According to popular thought, where Christians go when they die is the same place they will spend eternity. But that's not what Scripture says. Revelation 21:1-4 tells us that after Christ's triumph at the end of the world, we'll live forever with him on the New Earth as resurrected beings.
In the meantime, Christians go to be with Christ when they die. What an encouragement to know your mother is there with the Lord! My mom was one of the closest friends I've ever had, and she's been there for 23 years this week. I can't wait to see her again someday.
Theologians call this place where our mothers now live "the intermediate heaven," and we learn a great deal about it from the apostle John's vision in Revelation 6:9-11: "I saw under the altar the souls of those who had been slain because of the word of God and the testimony they had maintained. They called out in a loud voice, 'How long, Sovereign Lord, holy and true, until you judge the inhabitants of the earth and avenge our blood?' Then each of them was given a white robe, and they were told to wait a little longer, until the number of their fellow servants and brothers who were to be killed as they had been was completed."
Here we see that those in heaven are the same people—only relocated. There's continuity of identity from this life to the next. Your mother is now one of what Hebrews 12:23 calls the "righteous men made perfect."
Notice that the martyrs are aware of what happens on earth when they ask God, "How long … until you judge the inhabitants of the earth and avenge our blood?" They know those who killed them haven't yet been judged. They remember their lives on earth, even that they were murdered. Some say people in heaven can't remember or see life on earth because knowing of evil would diminish heaven's happiness. But the key to heaven's joy isn't ignorance; it's perspective drawn from living in the presence of Christ.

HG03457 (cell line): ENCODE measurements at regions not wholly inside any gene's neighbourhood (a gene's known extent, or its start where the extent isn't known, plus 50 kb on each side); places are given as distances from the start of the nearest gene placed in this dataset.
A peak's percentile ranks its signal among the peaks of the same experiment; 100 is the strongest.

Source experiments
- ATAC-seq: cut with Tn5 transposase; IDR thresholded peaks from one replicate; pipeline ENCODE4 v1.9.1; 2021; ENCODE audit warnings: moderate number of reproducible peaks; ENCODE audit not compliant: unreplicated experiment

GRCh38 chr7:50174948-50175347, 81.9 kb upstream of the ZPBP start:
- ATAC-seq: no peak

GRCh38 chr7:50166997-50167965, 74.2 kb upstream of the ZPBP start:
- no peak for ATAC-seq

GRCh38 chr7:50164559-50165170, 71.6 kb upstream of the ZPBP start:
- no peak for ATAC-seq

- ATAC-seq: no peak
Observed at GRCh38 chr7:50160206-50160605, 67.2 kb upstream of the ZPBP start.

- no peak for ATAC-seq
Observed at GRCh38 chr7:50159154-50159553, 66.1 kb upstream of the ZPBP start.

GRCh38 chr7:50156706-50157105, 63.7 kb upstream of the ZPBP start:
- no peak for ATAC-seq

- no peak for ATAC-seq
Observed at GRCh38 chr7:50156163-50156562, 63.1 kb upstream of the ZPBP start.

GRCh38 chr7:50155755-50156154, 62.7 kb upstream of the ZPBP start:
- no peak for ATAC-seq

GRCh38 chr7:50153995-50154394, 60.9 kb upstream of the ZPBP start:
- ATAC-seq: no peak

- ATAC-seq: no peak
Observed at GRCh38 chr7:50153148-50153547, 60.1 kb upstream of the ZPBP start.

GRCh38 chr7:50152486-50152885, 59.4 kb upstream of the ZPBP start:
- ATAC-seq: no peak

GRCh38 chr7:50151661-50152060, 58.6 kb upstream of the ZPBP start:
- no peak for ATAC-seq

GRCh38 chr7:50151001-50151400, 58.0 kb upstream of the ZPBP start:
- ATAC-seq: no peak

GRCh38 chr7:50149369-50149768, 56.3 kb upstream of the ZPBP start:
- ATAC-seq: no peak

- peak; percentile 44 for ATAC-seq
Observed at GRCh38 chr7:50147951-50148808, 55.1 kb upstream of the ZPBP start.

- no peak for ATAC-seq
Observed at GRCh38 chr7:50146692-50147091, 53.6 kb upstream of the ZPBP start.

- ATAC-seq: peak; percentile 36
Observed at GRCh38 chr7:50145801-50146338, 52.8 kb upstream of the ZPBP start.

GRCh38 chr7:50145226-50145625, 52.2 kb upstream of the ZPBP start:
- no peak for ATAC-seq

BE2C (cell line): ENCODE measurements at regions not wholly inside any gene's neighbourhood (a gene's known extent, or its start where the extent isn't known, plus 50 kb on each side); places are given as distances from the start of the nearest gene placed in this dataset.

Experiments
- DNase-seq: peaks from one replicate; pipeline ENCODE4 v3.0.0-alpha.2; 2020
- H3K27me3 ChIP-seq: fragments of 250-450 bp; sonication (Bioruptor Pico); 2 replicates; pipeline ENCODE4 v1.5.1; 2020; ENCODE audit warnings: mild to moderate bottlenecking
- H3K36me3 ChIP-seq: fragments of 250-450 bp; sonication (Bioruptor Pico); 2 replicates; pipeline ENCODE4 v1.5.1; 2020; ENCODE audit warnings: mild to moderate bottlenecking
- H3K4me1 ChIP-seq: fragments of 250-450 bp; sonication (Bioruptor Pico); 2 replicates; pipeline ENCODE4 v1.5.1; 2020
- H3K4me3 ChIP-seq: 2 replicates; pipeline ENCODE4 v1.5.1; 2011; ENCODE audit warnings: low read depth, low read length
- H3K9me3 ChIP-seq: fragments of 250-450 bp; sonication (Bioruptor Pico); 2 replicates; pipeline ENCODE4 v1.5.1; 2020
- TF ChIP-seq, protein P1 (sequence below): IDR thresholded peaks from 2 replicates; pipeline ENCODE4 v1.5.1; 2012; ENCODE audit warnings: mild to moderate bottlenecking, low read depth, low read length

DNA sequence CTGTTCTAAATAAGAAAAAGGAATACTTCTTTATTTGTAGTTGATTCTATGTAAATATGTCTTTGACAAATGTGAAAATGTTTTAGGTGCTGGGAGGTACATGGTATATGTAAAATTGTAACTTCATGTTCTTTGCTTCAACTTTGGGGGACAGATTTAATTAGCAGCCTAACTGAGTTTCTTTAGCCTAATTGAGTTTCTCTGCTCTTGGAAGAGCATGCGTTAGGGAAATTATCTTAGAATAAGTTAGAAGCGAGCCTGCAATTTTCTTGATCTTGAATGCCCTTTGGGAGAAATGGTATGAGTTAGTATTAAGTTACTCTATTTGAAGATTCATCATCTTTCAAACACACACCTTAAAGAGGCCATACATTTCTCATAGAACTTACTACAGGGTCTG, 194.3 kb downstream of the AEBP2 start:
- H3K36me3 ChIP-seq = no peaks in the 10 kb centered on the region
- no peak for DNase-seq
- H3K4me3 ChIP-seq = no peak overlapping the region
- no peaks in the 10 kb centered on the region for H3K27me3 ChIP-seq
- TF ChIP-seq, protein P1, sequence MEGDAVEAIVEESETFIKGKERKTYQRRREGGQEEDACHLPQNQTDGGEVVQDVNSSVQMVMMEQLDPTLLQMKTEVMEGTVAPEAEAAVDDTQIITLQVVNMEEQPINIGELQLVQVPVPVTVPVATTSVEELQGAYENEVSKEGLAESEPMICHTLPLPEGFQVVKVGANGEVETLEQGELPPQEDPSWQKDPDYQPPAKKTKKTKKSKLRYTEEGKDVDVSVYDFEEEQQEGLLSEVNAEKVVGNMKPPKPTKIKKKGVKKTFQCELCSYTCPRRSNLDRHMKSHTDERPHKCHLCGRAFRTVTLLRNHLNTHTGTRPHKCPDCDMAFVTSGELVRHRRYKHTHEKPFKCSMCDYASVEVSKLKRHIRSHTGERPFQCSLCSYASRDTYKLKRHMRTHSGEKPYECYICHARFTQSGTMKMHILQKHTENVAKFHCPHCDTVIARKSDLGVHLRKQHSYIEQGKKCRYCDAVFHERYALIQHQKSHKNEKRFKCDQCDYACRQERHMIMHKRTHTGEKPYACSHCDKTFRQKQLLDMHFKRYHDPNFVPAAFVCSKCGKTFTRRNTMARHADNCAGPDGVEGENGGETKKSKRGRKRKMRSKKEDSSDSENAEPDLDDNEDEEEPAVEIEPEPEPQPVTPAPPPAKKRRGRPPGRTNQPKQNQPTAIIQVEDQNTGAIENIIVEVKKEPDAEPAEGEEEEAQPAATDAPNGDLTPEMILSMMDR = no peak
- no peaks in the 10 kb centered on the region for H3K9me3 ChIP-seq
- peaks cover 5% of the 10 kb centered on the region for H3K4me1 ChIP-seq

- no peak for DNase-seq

For example, when called from heaven to the Transfiguration, Moses and Elijah "appeared in glorious splendor, talking with Jesus. They spoke about his departure, which he was about to bring to fulfillment at Jerusalem" (Luke 9:31). They seemed fully aware of life on earth, and what God was about to do.
Also consider this: Christ referred to "rejoicing in heaven over one sinner who repents" (Luke 15:7). Similarly, he said, "there is rejoicing in the presence of the angels of God over one sinner who repents" (Luke 15:10). It doesn't speak of rejoicing by the angels but in the presence of angels. Surely this includes saints in heaven, who would be overjoyed by human conversions, especially of those they knew and loved on earth. To rejoice, they must be aware of what is happening on earth—not generally, but specifically.
Hebrews 12:1-2 tells us to "run with perseverance the race marked out for us." It evokes the image of Greek competitions watched by throngs of engrossed fans sitting high in ancient stadiums. The saints who've gone before us are called a "great cloud of witnesses." This imagery suggests those saints—veteran spiritual athletes—cheer us on from the great stadium of heaven. (Note that the witnesses are said to "surround" us, not just to have preceded us.)
I believe Scripture clearly suggests your mother, who's now in heaven, is witnessing God's unfolding plan on earth. She lives in a place where joy is the air she breathes, and nothing she sees on earth can diminish that. If you're following Jesus, no doubt your mother is rejoicing over you. She's looking forward to your great reunion. In fact, when you enter heaven, I think she'll be among those right there with Jesus to give you a "rich welcome" (2 Peter 1:11).